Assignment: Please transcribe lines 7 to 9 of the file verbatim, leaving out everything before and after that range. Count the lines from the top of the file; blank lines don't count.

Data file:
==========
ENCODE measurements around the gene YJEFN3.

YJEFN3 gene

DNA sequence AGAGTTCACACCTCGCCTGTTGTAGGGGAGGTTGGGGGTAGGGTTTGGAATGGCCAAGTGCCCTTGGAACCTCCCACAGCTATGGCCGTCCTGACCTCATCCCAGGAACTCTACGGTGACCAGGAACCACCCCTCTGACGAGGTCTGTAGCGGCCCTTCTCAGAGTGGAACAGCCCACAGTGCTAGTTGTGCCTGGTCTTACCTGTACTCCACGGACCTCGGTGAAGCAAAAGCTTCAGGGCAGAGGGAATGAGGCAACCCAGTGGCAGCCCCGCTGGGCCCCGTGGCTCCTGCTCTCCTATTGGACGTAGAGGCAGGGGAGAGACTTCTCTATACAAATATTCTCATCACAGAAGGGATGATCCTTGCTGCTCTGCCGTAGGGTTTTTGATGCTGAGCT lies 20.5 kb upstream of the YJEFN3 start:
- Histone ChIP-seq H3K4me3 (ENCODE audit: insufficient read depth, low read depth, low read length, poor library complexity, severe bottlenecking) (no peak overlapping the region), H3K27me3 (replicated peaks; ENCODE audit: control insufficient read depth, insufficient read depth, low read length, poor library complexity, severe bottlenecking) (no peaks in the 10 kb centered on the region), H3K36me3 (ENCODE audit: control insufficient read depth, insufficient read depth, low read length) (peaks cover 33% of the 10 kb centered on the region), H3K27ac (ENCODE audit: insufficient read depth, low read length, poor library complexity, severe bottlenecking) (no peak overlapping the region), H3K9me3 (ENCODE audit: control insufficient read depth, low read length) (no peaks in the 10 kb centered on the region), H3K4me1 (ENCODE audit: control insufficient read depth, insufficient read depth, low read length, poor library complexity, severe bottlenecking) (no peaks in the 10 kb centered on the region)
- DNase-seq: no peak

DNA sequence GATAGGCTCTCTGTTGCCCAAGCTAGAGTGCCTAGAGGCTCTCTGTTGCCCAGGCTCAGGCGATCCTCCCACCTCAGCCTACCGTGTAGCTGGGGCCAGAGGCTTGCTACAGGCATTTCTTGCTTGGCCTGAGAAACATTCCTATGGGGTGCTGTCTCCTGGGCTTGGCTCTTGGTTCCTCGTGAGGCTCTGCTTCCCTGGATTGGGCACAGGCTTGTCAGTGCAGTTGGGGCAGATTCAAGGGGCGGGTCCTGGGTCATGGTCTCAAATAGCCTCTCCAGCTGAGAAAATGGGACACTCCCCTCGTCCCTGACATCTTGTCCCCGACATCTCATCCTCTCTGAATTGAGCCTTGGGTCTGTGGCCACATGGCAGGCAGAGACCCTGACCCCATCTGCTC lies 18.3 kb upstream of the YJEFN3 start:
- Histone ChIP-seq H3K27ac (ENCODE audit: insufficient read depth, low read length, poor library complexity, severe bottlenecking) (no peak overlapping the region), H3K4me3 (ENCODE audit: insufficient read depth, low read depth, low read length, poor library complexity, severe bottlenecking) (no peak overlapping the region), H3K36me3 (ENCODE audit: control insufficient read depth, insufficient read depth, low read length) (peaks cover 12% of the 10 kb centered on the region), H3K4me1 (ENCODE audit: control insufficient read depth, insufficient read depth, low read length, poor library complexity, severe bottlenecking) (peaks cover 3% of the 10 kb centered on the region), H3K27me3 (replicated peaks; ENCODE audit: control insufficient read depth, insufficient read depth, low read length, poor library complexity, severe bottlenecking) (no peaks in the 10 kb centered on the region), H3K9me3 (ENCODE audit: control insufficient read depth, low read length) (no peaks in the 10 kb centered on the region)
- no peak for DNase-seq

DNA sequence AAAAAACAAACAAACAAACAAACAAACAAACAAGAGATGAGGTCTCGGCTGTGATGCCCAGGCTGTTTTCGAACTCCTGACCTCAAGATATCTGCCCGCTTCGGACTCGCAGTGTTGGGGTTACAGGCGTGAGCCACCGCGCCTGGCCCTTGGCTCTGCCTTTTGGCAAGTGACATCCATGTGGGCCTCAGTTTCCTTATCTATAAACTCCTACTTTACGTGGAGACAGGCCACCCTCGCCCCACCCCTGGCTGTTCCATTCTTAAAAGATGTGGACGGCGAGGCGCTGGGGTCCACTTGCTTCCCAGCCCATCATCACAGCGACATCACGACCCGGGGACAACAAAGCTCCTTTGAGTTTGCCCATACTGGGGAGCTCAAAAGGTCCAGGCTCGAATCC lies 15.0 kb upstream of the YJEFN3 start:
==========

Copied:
- Histone ChIP-seq H3K27ac (ENCODE audit: insufficient read depth, low read length, poor library complexity, severe bottlenecking) (no peak overlapping the region), H3K4me3 (ENCODE audit: insufficient read depth, low read depth, low read length, poor library complexity, severe bottlenecking) (no peak overlapping the region), H3K36me3 (ENCODE audit: control insufficient read depth, insufficient read depth, low read length) (peaks cover 12% of the 10 kb centered on the region), H3K4me1 (ENCODE audit: control insufficient read depth, insufficient read depth, low read length, poor library complexity, severe bottlenecking) (peaks cover 3% of the 10 kb centered on the region), H3K27me3 (replicated peaks; ENCODE audit: control insufficient read depth, insufficient read depth, low read length, poor library complexity, severe bottlenecking) (no peaks in the 10 kb centered on the region), H3K9me3 (ENCODE audit: control insufficient read depth, low read length) (no peaks in the 10 kb centered on the region)
- no peak for DNase-seq

DNA sequence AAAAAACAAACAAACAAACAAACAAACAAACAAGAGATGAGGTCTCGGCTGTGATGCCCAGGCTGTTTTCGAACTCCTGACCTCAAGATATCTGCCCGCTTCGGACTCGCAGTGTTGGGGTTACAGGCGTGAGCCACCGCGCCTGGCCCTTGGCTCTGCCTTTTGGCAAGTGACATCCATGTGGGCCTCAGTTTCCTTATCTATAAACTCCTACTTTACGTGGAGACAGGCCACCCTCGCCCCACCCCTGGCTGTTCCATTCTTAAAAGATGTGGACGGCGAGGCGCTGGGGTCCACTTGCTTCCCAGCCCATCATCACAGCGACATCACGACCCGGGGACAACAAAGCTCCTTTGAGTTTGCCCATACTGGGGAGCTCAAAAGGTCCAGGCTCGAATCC lies 15.0 kb upstream of the YJEFN3 start: